SEC’s Operation Shell-Expel Suspends Trading in 128 Dormant Shell Companies

By Patricia Uceda, Spring 2015 Graduate Research Assistant







Dormant shell companies are often used to implement investment fraud schemes such as pump-and-dump schemes. They are prime targets because of their low share price and low visibility, making them highly susceptible to market manipulation.

Recently the SEC suspended trading in 128 inactive penny stock companies as a preventive measure to ensure that they don’t become a source for pump-and-dump schemes. The dormant shell companies were located in 24 states and Canada. These suspensions are the latest in the SEC’s microcap fraud fighting initiative. Microcap fraud is essentially fraud involving penny stock companies, or companies with low (“micro”) capitalizations.

Operation Shell-Expel, the SEC’s microcap fraud fighting initiative, is an aggressive plan to clean out dormant stocks in shell companies that may be targeted by fraudsters. It was started in 2012 and is intended to stop fraud before it begins, hopefully saving investors from being victims of investment scams. The SEC Enforcement Division’s Office of Market Intelligence uses computers and data mining to scour the marketplace and identify dormant companies ripe for abuse.

Since it began, Operation Shell-Expel has resulted in trading suspensions of more than 800 microcap stocks, or 8% of the market. If an inactive company is suspended, its stock cannot be relisted unless they provide updated financial information to prove they are actually operational. If they do not, the dormant shell company remains suspended and is rendered worthless to any investment scam artists.

FTC National Do Not Call Registry: How Does It Work?

By Patricia Uceda, Spring 2015 Graduate Research Assistant






Phishing calls are a huge problem for consumers today. Phishing involves using seemingly official communications to obtain confidential information from individuals. Traditionally this was done through the use of spam emails. However, in recent years phishers have turned to the telephone, which many people mistakenly believe are not as susceptible to scams. Continue reading

FTC Sends $2.4 Million in Refunds to Consumers Harmed by Premier Precious Metals Scheme

By Patricia Uceda, Spring 2015 Graduate Research Assistant








As part of the FTC’s ongoing efforts to stop scammers who target senior citizens, last year the FTC permanently banned a bogus precious metals investment scheme from selling any more investment opportunities. The company was called Premier Precious Metals, Inc., and it allegedly conned consumers into buying precious metals on credit without disclosing significant risks. Continue reading

Update: SEC Approves Proposed Rule Change Regarding Definition of Public and Non-Public Arbitrators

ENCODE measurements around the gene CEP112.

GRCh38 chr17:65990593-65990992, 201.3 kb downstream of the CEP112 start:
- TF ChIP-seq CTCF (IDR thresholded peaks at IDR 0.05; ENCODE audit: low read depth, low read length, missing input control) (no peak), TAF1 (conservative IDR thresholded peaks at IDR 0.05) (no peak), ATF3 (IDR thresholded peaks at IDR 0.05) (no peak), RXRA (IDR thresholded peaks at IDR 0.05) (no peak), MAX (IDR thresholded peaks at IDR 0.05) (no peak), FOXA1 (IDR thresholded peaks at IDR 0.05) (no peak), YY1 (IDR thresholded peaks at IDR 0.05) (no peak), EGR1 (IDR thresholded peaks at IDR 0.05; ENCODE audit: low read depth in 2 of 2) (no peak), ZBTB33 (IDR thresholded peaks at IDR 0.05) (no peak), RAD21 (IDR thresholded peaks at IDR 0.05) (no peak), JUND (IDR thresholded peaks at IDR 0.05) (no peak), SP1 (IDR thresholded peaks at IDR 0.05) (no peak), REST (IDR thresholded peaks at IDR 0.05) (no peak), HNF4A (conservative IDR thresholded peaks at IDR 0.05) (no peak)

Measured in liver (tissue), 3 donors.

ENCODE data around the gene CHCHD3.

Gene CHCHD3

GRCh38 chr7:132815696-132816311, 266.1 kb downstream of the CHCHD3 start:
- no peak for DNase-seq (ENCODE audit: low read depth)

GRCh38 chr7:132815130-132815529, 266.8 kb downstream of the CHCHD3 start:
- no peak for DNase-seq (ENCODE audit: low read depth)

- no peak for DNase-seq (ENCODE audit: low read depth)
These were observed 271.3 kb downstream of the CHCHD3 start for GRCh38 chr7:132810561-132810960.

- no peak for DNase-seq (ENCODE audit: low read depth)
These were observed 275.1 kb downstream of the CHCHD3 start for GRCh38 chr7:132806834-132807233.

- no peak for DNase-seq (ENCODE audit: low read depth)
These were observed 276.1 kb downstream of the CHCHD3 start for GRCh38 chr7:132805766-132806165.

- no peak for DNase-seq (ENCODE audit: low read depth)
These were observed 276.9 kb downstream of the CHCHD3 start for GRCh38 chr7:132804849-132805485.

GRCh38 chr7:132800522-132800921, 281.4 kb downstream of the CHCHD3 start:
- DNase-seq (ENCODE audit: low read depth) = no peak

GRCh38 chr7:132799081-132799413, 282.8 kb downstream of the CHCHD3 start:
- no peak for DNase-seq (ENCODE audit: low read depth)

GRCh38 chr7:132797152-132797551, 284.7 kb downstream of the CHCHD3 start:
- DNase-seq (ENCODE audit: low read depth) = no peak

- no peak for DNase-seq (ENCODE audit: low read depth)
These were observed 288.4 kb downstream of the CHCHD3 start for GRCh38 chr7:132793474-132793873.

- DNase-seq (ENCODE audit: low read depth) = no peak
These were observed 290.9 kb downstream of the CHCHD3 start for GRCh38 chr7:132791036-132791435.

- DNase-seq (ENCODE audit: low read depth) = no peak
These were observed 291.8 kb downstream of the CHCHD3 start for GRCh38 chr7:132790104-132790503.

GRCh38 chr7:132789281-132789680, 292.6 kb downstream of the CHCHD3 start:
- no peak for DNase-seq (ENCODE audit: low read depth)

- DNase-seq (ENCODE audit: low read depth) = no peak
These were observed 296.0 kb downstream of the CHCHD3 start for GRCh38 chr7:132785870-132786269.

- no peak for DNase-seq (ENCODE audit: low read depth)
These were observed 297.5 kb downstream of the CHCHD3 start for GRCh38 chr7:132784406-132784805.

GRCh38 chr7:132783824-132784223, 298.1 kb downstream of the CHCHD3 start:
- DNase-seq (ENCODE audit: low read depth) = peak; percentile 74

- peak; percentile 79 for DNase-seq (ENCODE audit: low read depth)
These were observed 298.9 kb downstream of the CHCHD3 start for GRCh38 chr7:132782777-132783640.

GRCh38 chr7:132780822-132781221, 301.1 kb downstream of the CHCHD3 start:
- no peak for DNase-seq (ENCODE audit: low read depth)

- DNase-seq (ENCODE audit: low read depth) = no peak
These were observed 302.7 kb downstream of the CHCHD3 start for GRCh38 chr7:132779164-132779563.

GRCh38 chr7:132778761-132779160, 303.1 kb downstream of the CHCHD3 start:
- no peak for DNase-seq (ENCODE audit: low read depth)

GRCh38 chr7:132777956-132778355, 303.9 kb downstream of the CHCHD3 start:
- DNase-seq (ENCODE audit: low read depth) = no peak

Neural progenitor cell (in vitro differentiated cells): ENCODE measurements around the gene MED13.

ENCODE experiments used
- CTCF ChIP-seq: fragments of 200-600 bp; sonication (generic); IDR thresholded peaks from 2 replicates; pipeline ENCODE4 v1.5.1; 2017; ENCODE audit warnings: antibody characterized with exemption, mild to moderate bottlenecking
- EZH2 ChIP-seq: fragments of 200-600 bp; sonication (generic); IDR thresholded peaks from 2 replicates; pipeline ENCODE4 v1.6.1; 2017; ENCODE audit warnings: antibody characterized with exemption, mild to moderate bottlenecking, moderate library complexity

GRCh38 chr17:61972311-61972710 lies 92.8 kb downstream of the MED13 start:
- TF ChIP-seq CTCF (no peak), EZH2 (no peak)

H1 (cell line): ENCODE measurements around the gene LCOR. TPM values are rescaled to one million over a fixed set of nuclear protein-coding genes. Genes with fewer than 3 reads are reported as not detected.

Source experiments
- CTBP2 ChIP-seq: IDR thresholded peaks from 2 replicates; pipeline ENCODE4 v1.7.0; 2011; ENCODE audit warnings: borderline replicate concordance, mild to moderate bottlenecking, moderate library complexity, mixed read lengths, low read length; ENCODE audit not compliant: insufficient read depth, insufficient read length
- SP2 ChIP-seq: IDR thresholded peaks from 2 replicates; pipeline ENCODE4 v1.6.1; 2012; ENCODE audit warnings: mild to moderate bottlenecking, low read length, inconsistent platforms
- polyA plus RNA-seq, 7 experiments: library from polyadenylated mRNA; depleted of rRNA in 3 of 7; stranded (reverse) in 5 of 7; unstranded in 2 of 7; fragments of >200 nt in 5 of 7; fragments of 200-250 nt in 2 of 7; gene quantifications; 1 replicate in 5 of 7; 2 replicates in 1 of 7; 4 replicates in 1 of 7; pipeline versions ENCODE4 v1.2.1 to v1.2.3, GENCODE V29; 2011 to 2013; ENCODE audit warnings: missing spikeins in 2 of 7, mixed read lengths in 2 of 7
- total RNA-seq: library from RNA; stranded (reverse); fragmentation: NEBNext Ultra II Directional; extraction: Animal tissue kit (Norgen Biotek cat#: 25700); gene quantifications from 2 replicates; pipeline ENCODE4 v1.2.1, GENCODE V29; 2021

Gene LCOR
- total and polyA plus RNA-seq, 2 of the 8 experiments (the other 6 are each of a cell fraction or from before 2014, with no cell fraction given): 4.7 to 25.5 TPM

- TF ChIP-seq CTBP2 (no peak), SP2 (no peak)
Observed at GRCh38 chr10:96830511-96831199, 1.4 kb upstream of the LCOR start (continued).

By Patricia Uceda, Spring 2015 Graduate Research Assistant

As you may recall, last year FINRA filed a proposed rule change (SR-FINRA-2014-028) to amend the definitions of “non-public” arbitrator and “public arbitrator” under Rules 12100 and 13100 of the Customer and Industry Codes.

The amendment proposed that persons who worked in the financial industry at any point in their careers would always be classified as non-public arbitrators as would persons who assist parties in certain investment disputes for 20% or more of their professional time (though they could become public arbitrators after a cooling-off period of five years). This latter category would move attorneys who represent investors in securities arbitration matters from the public arbitrator pool. Continue reading

Meet the College of Law’s Newest In-House Clinic

cropped-law_iac.jpgGeorgia State University College of Law received a $250,000 grant from the FINRA Investor Education Foundation to open the first Investor Advocacy Clinic dedicated to serving small investors in the state of Georgia. Since 2013, Georgia State Law students have provided legal services and representation for eligible investors who have disputes with their securities brokers and brokerage firms. Clinic interns also provide financial and investor education for the public.

“The clinic offers a unique educational experience for students while also filling a gap by providing legal services to small investors unable to obtain legal representation,” said Nicole Iannarone, assistant clinical professor, who oversees the Investor Advocacy Clinic’s daily operations.

Students handle most aspects of representation, including client intake, interviewing, claim evaluation and client counseling.  For those matters that move toward the dispute resolution process, the clinic engages in statement of claim preparation, settlement negotiations and advocacy in mediation and arbitration proceedings.

Investor Advocacy Clinic by the Numbers

2,522                      Hours of Service Provided

32                           Investors Seeking Clinic’s Services

$315,250                Dollar Value of Services

21                           Student Interns

7                             Comment Letters Filed

7                             Live Outreach Presentations

373                         Investor Education Pieces Posted on Clinic Blog

71                           Countries Reached by Clinic Blog

Information for Potential Clients: Are You Eligible for the Clinic’s Services?

LAW_IACThe Georgia State University College of Law’s Investor Advocacy Clinic provides legal services to small investors with claims against their broker-dealers who are not able to find legal representation due to the size of their claims. Law students, under the supervision of a faculty member who is a Georgia-licensed attorney, will represent investors in handling disputes with their broker-dealers that are subject to arbitration before FINRA.  Are you eligible for our services? Continue reading